Dr. Baron Lonner touts benefits of vertebral body tethering

Alan Condon -  

Vertebral body tethering, a novel minimally invasive surgery for scoliosis, is helping some patients get back to activity in half the time of those who get traditional spinal fusion, CBS Miami reports.

In August 2019, the FDA approved the first spinal tether system for pediatric patients with idiopathic scoliosis. The Tether System, developed by Zimmer Biomet Spine, is being evaluated through a patient registry to assess its long-term performance.

The advantages of vertebral body tethering are its ability to maintain flexibility and lead to fewer problems than patients have post-spinal fusion, Baron Lonner, MD, professor of orthopedic surgery at Mount Sinai Hospital in New York City, told the news outlet.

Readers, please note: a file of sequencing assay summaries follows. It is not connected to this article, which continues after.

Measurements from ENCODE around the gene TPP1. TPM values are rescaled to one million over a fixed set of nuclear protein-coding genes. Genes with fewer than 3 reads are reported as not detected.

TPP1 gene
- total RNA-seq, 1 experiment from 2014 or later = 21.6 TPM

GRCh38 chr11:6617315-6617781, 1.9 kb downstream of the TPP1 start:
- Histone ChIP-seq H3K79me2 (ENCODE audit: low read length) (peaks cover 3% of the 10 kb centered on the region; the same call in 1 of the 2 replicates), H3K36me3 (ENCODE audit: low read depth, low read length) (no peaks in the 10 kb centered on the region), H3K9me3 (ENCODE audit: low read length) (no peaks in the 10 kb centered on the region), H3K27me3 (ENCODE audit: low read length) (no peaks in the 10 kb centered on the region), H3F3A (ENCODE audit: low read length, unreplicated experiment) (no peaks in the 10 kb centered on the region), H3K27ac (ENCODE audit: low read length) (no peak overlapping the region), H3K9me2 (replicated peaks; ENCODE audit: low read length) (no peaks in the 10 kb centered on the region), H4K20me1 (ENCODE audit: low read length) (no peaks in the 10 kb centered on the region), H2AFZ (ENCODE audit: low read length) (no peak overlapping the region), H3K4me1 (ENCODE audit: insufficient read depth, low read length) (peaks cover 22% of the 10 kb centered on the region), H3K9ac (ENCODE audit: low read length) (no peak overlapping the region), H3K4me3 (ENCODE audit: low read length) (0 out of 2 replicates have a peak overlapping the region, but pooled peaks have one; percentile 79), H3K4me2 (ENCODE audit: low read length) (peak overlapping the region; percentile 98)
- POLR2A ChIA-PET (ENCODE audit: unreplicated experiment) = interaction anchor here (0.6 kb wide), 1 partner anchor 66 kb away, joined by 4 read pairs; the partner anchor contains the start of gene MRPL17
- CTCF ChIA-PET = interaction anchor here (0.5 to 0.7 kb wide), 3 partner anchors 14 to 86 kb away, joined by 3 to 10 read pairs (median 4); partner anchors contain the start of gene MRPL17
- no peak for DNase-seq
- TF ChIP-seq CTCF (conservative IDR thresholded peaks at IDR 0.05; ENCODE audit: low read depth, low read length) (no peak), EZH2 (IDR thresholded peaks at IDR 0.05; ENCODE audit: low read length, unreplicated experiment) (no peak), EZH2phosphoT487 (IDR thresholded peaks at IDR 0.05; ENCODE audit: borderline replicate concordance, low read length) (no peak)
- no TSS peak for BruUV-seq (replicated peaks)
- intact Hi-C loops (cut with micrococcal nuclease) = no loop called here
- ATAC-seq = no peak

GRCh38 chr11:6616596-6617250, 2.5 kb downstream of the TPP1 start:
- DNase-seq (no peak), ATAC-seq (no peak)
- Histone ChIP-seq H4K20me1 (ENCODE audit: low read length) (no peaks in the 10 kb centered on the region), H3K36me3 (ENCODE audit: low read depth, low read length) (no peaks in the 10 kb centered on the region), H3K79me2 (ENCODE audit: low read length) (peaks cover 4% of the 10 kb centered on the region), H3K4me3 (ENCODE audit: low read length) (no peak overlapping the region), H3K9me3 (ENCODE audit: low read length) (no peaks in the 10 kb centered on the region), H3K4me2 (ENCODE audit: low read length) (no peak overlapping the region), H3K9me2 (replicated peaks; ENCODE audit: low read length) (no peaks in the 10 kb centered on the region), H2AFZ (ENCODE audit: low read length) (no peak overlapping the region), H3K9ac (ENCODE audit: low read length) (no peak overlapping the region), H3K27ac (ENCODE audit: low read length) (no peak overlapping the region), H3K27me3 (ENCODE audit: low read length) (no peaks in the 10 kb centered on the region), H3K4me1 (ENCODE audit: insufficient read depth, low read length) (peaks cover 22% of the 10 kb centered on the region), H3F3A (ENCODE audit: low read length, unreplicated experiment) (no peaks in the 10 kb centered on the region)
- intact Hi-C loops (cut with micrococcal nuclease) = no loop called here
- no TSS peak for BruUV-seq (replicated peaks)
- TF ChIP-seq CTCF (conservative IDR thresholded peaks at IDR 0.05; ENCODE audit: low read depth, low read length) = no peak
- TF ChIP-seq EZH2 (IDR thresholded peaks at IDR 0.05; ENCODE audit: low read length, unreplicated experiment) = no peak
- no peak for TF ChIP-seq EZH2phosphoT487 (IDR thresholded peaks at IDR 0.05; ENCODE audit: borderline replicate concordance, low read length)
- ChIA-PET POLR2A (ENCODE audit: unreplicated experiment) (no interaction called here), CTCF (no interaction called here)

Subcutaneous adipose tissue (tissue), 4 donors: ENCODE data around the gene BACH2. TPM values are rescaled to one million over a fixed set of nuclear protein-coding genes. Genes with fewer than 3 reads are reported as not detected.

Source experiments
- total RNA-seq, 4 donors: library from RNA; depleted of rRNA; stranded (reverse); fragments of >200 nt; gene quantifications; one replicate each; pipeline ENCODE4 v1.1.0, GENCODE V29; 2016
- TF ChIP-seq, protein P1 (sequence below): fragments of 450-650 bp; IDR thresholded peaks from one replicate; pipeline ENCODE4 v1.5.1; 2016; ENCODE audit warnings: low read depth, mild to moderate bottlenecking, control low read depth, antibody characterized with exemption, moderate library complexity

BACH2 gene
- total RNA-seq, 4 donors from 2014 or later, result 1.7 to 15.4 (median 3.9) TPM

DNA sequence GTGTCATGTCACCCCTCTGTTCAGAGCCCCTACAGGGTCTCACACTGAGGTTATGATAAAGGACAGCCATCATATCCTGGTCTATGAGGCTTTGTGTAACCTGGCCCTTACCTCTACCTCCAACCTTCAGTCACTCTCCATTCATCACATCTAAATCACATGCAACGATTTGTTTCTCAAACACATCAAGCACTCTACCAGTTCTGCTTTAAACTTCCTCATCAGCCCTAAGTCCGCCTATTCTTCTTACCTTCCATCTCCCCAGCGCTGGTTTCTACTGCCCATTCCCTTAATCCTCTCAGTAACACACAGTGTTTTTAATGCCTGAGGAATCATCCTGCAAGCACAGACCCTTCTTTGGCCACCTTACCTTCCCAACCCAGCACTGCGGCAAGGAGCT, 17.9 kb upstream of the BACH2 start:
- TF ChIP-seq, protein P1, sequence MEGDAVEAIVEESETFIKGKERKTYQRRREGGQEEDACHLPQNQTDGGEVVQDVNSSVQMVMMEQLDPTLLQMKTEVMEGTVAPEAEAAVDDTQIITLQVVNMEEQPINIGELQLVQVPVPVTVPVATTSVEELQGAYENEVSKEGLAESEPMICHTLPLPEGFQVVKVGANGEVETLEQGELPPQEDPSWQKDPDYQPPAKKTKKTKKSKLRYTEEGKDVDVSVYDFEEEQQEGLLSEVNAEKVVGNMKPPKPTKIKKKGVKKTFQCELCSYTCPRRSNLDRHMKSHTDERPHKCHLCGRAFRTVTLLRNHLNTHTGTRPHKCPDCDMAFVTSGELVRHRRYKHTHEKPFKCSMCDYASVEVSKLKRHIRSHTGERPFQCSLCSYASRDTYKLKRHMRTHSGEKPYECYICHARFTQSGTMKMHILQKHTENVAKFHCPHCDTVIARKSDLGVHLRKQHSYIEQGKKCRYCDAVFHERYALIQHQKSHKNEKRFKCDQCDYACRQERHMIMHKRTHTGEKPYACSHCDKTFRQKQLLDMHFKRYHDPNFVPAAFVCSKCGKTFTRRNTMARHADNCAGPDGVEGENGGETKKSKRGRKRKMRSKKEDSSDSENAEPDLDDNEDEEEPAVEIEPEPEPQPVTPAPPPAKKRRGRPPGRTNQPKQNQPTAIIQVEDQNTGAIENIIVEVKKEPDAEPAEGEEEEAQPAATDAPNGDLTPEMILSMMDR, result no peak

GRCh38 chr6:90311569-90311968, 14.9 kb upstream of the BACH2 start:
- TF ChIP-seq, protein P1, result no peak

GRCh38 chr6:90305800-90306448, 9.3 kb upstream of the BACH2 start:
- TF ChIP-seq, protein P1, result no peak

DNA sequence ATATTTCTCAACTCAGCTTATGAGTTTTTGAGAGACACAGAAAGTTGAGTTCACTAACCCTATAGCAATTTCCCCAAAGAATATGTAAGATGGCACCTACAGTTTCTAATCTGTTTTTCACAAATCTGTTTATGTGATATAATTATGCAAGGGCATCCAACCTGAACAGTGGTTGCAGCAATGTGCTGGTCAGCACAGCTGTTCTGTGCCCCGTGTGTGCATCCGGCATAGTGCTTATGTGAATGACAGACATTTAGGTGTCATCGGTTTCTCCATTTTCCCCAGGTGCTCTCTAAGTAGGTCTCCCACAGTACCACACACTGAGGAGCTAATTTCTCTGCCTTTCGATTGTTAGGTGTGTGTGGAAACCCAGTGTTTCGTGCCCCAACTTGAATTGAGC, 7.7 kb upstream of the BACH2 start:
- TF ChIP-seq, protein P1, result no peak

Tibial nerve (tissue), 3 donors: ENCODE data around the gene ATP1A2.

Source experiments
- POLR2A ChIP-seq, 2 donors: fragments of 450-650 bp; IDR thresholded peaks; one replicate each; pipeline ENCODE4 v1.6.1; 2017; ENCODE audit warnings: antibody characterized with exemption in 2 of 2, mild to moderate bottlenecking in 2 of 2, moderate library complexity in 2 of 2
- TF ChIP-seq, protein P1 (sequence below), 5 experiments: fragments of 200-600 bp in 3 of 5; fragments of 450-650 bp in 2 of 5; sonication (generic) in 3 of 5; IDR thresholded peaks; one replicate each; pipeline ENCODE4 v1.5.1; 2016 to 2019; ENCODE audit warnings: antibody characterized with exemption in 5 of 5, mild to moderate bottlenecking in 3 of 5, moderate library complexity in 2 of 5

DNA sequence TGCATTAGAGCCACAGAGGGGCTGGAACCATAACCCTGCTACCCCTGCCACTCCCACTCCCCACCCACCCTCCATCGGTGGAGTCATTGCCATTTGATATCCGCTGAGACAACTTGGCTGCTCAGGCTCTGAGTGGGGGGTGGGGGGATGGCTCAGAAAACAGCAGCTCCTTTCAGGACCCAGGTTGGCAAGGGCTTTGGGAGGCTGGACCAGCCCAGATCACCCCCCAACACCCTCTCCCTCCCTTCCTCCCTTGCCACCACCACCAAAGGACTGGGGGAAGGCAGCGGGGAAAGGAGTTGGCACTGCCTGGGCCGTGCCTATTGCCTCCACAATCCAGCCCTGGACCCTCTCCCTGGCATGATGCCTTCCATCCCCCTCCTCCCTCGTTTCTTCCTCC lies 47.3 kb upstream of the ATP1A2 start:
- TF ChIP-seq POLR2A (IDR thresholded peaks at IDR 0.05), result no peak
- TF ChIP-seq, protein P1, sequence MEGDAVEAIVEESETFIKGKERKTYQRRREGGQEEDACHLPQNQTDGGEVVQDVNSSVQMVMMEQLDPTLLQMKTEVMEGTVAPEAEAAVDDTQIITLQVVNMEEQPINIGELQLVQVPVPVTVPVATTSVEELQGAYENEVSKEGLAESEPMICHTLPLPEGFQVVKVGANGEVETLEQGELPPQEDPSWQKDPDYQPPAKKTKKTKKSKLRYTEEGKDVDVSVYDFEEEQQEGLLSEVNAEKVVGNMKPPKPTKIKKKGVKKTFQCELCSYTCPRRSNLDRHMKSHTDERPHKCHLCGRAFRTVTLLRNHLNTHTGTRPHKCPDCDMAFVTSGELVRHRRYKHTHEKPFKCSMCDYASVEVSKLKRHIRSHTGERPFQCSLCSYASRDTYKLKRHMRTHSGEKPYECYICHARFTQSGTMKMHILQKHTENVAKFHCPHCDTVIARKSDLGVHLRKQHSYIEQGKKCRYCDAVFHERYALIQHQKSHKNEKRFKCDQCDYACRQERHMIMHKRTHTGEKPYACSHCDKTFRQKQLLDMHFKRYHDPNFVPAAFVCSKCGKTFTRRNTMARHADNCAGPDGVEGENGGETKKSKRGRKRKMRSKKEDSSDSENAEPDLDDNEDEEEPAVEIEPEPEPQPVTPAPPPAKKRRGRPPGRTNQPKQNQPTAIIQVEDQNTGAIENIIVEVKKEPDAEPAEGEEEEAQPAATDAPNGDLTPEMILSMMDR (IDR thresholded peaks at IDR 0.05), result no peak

Dr. Lonner, who has performed more than 3,000 surgeries in scoliosis patients, described the tether as like "a flexible rope" that surgeons "tension and get correction of the curve, while again maintaining flexibility and growth of the spine." 

This is a major benefit the procedure has over fusion, he said.

The spine demonstrates immediate improvement after surgery and continues to improve as the spine remodels over time, he said. 

Although the advantages of vertebral body tethering are wel-documented in the medical community, the risks are still relatively unknown a little more than one year since its approval in the U.S.

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